Consider now the relatedness need; an infant/child is typically attuned to others and comes ready to be imprinted upon and have attachment with one or more caregivers. The infant/ child comes vulnerable and needy (the infant needs milk while the child needs say love) and greedy and the parent/ caregiver may regulate the care and attention and time they can devote to the child. Early on, when the needs are not met consistently or are contingent, the infant/ child learns to be (passive) aggressive and angry towards the attachment figure and learns to avoid contact. On the other hand the infant/child is driven by an intrinsic motivation associated with the emotion of love that makes them approach familiar people (parents/ teachers) and contexts(home/school) and worth building attachments with. If their need for relatedness is reasonably honored, they quickly become PEOPLE focused, considering people as ends rather than instrumental means to any outcomes.They realize and start regulating their relationships and a relatedness supportive environment leads to their social and moral development. In terms of Erikson’s stage theories they successfully navigate trust vs mistrust stage.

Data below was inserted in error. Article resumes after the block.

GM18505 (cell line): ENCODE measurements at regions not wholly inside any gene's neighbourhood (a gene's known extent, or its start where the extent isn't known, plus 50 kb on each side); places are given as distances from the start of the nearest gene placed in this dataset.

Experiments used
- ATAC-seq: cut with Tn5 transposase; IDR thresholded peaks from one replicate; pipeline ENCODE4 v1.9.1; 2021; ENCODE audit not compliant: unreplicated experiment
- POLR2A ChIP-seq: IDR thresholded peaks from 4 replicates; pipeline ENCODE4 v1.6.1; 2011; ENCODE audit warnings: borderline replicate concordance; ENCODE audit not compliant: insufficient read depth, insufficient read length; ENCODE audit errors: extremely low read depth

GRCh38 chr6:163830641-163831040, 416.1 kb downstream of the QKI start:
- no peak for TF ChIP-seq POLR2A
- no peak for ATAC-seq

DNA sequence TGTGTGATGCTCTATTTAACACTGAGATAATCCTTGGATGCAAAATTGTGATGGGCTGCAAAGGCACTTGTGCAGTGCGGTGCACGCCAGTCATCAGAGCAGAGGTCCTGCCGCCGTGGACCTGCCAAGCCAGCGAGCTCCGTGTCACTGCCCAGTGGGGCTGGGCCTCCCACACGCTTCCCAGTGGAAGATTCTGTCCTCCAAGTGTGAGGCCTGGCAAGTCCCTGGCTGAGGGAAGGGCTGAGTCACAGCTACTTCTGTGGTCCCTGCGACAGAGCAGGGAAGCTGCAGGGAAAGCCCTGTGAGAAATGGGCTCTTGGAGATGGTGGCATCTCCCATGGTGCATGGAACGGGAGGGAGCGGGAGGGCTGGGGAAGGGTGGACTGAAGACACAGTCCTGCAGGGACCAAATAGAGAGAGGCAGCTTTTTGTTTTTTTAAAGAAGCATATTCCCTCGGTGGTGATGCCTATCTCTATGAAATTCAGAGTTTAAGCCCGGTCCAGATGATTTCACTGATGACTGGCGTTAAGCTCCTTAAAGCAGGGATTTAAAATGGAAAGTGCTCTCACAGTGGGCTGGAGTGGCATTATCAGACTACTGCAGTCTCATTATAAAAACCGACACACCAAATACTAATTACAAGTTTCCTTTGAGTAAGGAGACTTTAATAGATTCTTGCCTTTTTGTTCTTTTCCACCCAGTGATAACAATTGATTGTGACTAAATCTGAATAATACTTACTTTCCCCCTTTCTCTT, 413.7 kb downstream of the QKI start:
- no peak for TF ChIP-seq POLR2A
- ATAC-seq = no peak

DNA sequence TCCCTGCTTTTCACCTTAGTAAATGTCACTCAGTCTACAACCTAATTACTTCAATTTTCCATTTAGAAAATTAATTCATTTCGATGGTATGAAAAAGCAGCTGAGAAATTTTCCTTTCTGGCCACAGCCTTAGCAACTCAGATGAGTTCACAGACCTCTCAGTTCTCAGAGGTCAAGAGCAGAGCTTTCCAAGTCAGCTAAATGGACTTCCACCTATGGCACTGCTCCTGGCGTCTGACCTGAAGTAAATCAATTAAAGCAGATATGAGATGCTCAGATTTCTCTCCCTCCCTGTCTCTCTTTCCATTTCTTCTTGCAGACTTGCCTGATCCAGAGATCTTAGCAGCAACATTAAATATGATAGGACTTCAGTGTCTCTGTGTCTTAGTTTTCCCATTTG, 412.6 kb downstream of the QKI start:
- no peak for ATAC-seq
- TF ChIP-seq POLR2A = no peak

Lastly, consider the need for meaningfulness; an infant /child is typically a scientist-in-the-crib and comes ready to make sense of and interpret events and happenings and exercise agency and learn. The infant comes eager and curious and active and the parent may restrict some actions (like touching the genitals) that may lead to feelings of guilt and disgust in the infant/ child. On the other hand, the infant/ child is driven by an intrinsic motivation that is driven by the emotion of wonder and he/ she systemically and scientifically experiments with the surroundings and tries to find causal relations and have an impact and learn. If the need for meaning is reasonably honored, they quickly become WORLD focused, being ecological aware and seeing how they fit in. They realize and start regulating their cognition and a meaning supportive environment leads to their intellectual development. In terms of Erikson’s stage theories they successfully navigate initiative vs guilt stage.

In an nutshell, what I am proposing is that there are four systems revolving around exploration (autonomy), play (competence), attachment (relatedness) and learning (meaning) in the infants/ child that also give rise to the emotion pairs of fear/interest, sadness/enjoyment, anger/love and guilt/wonder that may sustain in adulthood also in a slightly transformed way. Also these may conceivable be related to the four major goals of Emotional well-being/positivity, Success/productivity, Morality/intimacy and Meaning/generativity.

I will rest my case here. In the next post I will actually go into what makes for an autonomy supportive, competence supportive, relatedness supportive and meaning supportive sociocultural context